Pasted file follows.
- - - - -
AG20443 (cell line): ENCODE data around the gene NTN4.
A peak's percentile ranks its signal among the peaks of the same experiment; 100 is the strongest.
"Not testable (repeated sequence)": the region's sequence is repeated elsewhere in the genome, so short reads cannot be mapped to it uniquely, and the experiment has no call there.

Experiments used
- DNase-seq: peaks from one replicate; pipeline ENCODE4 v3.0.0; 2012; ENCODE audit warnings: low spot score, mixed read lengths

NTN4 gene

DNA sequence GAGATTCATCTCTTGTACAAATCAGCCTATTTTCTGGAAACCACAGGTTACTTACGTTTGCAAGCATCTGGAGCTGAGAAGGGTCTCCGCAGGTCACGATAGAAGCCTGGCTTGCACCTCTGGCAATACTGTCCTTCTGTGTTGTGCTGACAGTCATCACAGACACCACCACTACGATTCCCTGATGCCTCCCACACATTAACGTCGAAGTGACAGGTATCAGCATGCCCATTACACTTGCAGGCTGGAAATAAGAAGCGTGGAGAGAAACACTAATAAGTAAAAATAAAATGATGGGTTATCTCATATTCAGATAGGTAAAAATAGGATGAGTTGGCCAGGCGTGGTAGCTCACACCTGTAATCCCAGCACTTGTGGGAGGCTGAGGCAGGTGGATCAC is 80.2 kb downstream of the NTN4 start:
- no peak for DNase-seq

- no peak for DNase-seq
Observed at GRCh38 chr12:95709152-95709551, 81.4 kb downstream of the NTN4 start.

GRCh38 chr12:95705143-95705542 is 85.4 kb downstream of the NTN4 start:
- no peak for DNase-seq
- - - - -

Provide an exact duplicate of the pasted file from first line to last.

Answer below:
AG20443 (cell line): ENCODE data around the gene NTN4.
A peak's percentile ranks its signal among the peaks of the same experiment; 100 is the strongest.
"Not testable (repeated sequence)": the region's sequence is repeated elsewhere in the genome, so short reads cannot be mapped to it uniquely, and the experiment has no call there.

Experiments used
- DNase-seq: peaks from one replicate; pipeline ENCODE4 v3.0.0; 2012; ENCODE audit warnings: low spot score, mixed read lengths

NTN4 gene

DNA sequence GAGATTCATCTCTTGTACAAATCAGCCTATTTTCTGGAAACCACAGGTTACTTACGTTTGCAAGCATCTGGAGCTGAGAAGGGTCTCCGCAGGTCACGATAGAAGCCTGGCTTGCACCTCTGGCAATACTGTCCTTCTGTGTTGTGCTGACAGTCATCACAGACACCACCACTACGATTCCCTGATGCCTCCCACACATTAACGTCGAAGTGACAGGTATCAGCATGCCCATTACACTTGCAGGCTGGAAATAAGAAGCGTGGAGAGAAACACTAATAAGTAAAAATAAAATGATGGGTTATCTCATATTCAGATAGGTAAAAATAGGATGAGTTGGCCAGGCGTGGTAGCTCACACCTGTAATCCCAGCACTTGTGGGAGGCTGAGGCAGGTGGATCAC is 80.2 kb downstream of the NTN4 start:
- no peak for DNase-seq

- no peak for DNase-seq
Observed at GRCh38 chr12:95709152-95709551, 81.4 kb downstream of the NTN4 start.

GRCh38 chr12:95705143-95705542 is 85.4 kb downstream of the NTN4 start:
- no peak for DNase-seq